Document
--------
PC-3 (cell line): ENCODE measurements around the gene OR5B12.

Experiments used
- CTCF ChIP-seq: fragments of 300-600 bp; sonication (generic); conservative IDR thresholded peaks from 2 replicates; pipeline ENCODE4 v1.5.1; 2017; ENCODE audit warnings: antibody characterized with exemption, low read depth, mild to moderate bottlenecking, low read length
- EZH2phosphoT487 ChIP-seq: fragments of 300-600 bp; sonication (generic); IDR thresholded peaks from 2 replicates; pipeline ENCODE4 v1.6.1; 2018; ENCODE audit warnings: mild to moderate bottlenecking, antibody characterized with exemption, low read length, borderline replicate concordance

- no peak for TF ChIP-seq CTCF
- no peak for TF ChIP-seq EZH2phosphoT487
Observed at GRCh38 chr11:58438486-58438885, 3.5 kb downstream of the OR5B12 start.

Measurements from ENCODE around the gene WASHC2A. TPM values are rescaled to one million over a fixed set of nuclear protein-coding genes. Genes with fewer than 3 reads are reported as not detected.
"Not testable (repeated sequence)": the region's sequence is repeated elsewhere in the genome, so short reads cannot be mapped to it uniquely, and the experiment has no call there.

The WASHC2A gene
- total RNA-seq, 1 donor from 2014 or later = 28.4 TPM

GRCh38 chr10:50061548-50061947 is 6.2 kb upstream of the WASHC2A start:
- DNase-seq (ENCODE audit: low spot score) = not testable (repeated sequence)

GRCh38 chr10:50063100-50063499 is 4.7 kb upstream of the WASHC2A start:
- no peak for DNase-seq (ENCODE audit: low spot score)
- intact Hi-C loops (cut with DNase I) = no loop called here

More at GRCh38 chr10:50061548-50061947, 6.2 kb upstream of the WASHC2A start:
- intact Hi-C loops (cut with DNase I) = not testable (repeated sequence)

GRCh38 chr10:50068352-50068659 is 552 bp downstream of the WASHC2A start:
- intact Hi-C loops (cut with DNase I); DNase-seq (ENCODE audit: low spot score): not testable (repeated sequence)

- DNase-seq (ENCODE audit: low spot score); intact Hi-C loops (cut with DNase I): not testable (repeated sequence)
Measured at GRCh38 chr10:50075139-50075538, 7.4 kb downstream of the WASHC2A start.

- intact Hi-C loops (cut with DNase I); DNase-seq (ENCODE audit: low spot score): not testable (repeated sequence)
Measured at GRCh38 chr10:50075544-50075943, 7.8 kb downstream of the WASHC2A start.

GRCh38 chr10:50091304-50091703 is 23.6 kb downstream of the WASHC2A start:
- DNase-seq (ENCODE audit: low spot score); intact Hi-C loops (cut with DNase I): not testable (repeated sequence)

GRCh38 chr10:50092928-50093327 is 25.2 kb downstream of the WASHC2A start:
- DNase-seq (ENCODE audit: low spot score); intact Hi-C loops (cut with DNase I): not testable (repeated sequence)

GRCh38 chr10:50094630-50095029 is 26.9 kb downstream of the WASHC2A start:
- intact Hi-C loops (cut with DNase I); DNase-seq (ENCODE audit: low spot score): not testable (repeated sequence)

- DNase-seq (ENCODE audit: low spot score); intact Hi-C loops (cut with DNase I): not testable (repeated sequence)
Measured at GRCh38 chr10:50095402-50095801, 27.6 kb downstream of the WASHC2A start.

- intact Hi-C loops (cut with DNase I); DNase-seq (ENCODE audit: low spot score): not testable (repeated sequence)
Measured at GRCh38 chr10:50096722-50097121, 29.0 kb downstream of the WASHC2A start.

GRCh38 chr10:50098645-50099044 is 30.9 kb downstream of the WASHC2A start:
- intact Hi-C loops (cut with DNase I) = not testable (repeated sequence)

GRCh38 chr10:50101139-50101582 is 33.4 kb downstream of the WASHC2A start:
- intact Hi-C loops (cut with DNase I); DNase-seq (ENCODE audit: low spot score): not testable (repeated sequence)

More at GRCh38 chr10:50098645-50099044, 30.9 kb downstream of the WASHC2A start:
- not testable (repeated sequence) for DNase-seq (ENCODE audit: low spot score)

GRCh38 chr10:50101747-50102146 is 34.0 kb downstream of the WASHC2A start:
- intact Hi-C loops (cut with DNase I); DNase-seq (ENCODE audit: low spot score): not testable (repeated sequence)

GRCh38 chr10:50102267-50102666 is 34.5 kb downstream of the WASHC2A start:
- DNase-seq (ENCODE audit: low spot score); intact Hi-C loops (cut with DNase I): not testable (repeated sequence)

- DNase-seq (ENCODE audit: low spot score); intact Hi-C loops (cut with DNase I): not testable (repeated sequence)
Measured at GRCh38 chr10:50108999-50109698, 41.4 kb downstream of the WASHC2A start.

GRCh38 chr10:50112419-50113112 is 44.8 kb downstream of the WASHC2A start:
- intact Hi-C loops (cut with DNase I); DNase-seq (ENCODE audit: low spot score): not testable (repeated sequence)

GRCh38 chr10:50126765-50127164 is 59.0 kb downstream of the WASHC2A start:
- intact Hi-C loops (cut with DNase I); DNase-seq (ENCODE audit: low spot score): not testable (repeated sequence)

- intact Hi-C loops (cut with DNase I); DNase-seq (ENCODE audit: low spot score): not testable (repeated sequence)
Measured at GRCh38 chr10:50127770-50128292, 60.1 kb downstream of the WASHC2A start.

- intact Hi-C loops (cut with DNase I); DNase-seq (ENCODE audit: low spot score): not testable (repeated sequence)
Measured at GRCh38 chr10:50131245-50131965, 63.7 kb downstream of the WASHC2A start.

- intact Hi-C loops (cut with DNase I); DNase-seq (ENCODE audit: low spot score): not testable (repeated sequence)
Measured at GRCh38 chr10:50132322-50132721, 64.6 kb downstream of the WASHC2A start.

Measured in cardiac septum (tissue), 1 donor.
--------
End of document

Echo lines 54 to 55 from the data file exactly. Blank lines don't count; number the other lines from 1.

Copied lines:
Measured at GRCh38 chr10:50131245-50131965, 63.7 kb downstream of the WASHC2A start.

- intact Hi-C loops (cut with DNase I); DNase-seq (ENCODE audit: low spot score): not testable (repeated sequence)